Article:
Semiconductor Giants Unite to Lobby for Domestic Manufacturing Funding
Leading semiconductor manufacturers and tech giants are pressuring lawmakers to spend $50 billion on the CHIPS for America Act.
Facing a global chip shortage and growing international competition, a newly formed collective of the world’s leading chip companies and other tech giants have penned a letter urging Congress to allocate $50 billion for domestic semiconductor manufacturing and research.
The Semiconductors in America Coalition (SIAC) includes participation from leading market players in the U.S. and abroad.
The funding would go towards the Creating Helpful Incentives for Producing Semiconductors (or CHIPS) for America Act, bipartisan legislation first introduced last June to provide tax credits and other incentives supporting semiconductor production, equipment and R&D activities. The CHIPS for America Act was authorized through the $740.5 billion 2021 National Defense Authorization Act passed late last year, but it didn’t appropriate the necessary funds and incentives to prompt a semiconductor industry recovery.
The newly formed Semiconductors in America Coalition (or SIAC) is calling for Congress to unlock the $50 billion boost to the U.S.’s manufacturing capacity, competing with China and other rising global leaders. The coalition includes AMD, Analog Devices, IBM, Intel, NVIDIA, Texas Instruments, Maxim Integrated and other chip giants, alongside major customers like Amazon Web Services, Google, Apple, AT&T and Verizon, Microsoft, General Electric, Cisco, Hewlett Packard Enterprise, Dell Technologies, Arrow Electronics and Honeywell, among others. Despite its name, the SIAC involves several international companies, including U.K.-based ARM, Germany’s Infineon, Netherlands-based NXP, South Korea’s Samsung, Kioxia in Japan, and the Taiwan Semiconductor Manufacturing Company (or TSMC).
The SIAC’s proposal is in line with President Joe Biden’s $2 trillion infrastructure plan, which would subsidize $50 billion for semiconductor manufacturing and research as outlined in the CHIPS for America Act. Biden previously signed an executive order to address the global chip shortage hitting electronic vehicle makers and other markets. The policy would launch a 100-day review of industry sectors and supply chain challenges, prompted by mounting concerns over national security and global competitiveness.
In its letter to lawmakers, the SIAC said that with foreign governments offering attractive subsidies to fund new fabrication and research facilities abroad, it is now 20% to 40% more expensive to build and operate new fabrication facilities domestically. This funding gap shrunk the U.S.’s semiconductor market share to 12%, added the SIAC citing a September 2020 report from the Semiconductor Industry Association and the Boston Consulting Group.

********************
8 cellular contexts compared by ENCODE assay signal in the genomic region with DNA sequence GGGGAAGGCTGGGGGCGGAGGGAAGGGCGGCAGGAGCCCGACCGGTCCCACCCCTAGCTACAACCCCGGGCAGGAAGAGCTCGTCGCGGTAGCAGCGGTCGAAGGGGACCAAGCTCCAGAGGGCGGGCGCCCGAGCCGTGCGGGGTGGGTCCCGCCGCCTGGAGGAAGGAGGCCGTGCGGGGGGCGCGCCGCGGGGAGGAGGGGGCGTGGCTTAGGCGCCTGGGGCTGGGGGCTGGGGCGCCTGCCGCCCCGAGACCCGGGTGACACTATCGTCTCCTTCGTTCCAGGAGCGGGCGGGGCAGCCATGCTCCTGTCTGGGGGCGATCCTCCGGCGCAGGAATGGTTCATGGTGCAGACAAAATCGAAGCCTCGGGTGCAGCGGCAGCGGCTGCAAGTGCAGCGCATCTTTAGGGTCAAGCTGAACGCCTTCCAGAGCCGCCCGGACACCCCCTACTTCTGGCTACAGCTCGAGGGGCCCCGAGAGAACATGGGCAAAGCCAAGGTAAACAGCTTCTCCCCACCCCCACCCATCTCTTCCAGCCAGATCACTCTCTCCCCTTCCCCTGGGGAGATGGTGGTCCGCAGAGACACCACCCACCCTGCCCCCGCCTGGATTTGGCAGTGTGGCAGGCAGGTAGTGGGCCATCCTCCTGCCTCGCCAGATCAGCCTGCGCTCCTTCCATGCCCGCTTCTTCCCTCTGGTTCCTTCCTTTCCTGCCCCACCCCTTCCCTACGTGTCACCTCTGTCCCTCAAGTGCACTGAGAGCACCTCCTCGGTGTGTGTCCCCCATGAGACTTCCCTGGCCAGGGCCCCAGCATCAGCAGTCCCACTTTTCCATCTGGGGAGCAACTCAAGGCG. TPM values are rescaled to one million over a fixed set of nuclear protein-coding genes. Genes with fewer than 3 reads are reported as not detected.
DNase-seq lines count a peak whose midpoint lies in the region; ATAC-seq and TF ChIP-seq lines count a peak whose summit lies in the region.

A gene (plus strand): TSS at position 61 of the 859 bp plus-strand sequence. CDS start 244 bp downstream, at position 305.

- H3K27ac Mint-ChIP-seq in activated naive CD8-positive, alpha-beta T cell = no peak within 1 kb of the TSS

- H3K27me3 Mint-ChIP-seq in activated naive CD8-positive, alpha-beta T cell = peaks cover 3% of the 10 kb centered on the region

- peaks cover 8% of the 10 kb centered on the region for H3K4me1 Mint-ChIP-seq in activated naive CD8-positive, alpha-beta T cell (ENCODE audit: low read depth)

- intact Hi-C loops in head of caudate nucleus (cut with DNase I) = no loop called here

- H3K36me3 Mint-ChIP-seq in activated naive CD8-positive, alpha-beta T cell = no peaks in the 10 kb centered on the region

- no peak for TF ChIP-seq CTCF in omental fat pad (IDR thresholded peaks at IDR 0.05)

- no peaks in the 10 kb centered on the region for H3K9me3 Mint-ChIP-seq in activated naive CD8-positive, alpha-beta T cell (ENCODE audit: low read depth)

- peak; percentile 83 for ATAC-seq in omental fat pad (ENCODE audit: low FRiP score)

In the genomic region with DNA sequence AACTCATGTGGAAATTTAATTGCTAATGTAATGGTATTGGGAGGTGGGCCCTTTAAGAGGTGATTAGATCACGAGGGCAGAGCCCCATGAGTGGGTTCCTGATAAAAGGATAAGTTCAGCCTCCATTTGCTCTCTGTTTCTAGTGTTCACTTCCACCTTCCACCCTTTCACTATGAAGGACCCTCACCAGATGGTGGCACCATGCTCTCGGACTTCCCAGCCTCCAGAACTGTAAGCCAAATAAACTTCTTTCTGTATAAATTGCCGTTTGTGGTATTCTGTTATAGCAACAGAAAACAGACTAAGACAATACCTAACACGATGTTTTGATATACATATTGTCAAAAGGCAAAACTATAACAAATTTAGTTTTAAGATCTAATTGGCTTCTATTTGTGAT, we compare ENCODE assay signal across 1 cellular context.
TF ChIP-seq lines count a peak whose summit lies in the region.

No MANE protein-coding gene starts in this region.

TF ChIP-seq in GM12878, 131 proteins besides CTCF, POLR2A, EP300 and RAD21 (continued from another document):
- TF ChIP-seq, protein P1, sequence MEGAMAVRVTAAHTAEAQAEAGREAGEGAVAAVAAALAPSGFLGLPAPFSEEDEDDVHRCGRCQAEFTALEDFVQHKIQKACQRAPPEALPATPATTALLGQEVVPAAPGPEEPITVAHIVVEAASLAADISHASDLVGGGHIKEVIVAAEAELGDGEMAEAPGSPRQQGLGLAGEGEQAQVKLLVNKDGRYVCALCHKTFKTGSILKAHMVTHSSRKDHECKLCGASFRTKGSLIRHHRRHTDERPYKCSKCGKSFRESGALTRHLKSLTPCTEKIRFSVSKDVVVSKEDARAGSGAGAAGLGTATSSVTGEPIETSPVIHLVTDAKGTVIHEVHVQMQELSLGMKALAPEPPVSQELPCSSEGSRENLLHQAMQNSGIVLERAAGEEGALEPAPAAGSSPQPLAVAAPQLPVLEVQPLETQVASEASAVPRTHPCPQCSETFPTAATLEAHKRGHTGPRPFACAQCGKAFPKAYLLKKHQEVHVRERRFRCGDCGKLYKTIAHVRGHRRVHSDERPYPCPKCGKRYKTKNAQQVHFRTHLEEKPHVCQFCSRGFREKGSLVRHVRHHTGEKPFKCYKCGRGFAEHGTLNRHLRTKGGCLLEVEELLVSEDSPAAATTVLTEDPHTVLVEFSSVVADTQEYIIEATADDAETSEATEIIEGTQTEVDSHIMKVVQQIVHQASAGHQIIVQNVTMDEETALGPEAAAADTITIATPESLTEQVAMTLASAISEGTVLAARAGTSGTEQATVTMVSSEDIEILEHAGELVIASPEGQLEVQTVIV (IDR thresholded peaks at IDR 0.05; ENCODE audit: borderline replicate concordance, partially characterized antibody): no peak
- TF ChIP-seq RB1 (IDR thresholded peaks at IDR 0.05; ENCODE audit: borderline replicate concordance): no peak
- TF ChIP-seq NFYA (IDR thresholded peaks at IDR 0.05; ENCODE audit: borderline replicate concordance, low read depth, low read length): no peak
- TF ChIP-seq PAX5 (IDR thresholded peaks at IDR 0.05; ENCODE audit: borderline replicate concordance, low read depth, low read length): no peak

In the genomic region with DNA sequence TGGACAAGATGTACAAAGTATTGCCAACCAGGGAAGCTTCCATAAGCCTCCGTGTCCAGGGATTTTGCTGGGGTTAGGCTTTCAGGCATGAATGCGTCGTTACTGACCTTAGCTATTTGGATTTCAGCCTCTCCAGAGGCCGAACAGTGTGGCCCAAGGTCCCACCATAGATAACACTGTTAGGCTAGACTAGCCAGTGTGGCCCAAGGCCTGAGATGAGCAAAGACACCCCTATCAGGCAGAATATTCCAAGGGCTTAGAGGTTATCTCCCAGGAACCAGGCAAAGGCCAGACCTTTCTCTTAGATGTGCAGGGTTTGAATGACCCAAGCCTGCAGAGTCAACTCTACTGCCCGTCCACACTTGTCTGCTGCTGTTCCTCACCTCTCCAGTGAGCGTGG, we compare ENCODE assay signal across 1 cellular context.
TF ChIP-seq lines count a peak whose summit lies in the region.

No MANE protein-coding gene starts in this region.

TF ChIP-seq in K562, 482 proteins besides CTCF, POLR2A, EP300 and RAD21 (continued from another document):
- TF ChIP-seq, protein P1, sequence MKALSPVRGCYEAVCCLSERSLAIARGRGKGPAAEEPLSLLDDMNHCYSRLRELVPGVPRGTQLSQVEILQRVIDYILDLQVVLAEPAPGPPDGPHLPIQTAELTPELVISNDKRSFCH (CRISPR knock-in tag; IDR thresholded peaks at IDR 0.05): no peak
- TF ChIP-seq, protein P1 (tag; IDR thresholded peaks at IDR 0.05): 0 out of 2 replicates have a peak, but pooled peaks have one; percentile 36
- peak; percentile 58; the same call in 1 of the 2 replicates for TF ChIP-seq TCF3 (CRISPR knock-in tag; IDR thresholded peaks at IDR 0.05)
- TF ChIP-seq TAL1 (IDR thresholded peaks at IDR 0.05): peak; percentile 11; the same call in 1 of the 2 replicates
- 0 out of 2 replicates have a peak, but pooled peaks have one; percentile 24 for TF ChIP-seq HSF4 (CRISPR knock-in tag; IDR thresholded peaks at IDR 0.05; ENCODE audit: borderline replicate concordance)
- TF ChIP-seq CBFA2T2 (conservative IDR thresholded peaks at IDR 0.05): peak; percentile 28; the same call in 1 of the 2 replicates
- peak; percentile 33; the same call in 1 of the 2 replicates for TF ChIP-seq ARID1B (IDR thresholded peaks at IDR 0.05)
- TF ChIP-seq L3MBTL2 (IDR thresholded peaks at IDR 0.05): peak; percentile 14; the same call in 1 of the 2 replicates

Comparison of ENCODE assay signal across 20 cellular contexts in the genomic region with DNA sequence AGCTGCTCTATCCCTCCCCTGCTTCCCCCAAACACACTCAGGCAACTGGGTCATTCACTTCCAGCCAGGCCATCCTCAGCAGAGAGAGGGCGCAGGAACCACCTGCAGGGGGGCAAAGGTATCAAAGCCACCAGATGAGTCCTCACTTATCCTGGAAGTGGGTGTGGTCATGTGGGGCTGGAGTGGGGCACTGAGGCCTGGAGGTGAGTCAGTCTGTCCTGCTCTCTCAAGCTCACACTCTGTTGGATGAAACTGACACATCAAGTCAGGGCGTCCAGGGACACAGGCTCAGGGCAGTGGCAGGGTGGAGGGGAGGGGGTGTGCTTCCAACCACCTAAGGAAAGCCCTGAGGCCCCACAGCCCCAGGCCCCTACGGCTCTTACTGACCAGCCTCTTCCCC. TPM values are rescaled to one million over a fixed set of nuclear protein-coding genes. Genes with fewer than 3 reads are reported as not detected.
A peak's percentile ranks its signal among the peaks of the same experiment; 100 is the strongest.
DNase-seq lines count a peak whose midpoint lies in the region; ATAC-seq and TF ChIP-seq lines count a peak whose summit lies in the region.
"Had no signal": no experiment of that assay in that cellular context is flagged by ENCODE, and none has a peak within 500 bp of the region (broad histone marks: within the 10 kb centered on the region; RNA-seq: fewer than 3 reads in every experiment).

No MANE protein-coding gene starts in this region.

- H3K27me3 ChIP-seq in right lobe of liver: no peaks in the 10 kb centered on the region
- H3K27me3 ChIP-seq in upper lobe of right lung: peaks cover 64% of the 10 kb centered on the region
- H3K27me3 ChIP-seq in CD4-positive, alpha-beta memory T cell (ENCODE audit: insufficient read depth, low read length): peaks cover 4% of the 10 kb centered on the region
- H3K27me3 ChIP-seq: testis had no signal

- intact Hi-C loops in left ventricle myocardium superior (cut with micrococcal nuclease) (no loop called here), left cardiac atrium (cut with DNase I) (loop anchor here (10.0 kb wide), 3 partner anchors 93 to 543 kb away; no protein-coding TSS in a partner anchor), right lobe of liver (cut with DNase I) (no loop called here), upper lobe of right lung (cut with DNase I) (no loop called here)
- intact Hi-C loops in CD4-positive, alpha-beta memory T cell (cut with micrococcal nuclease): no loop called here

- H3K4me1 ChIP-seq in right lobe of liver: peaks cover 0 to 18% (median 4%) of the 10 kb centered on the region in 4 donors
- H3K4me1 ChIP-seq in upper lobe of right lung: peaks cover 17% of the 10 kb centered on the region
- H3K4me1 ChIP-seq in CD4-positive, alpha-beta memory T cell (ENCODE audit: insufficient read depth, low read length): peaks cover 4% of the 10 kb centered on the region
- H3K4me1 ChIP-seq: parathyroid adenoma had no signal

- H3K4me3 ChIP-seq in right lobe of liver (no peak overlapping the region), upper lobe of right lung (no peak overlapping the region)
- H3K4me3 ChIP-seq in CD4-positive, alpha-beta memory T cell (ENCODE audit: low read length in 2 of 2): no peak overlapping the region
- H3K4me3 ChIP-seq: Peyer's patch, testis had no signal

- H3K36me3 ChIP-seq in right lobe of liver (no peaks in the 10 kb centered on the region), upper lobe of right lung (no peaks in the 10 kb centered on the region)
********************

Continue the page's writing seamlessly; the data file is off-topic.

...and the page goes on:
Comparatively, a recent Congressional Research Service report noted that the Chinese government has poured about $150 billion into growing its semiconductor industry, with an additional $1.4 trillion earmarked in its new five-year plan for strategic markets like semiconductors.
Image source: Semiconductor Industry Association and Boston Consulting Group, Government Incentives and US Competitiveness in Semiconductor Manufacturing Report (page 10)
The SIAC also urged the government to refrain from intervening as companies work to correct the supply-demand imbalance causing the semiconductor shortages. But in the long-term, they encouraged funding the CHIPS Act to “build the additional capacity necessary to have more resilient supply chains to ensure critical technologies will be there when we need them.”
“Manufacturing incentives funded by Congress should focus on filling key gaps in our domestic semiconductor ecosystem and cover the full range of semiconductor technologies and process nodes—from legacy to leading-edge—relied on by industry, the military, and critical infrastructure,” the letter added.
The SIAC’s message is echoed by the Semiconductor Industry Association alongside cross-industry groups like the National Association of Manufacturers, the Aerospace Industries Association, the National Defense Industrial Association, the Motor and Equipment Manufacturers Association, the Telecommunication Industry Association, and more.
Days after submitting the letter, the SIAC voiced its support for the bipartisan Endless Frontier Act, which authorizes over $100 billion for science and technology research and development across a variety of fields, from semiconductors to artificial intelligence and quantum computing to biotechnology, data storage and cybersecurity.
Meanwhile, many leading chipmakers are already upping their investments in American manufacturing operations. Taiwan Semiconductor Manufacturing Co. is reportedly spending $35 billion to build an advanced fabrication facility in Arizona—up from its initial $12 billion investment announced last year. Intel also recently announced a $20 billion expansion to its semiconductor fabrication plant in Arizona. And Samsung is seeking a deal with Texas for a new $17 billion chip factory in Austin.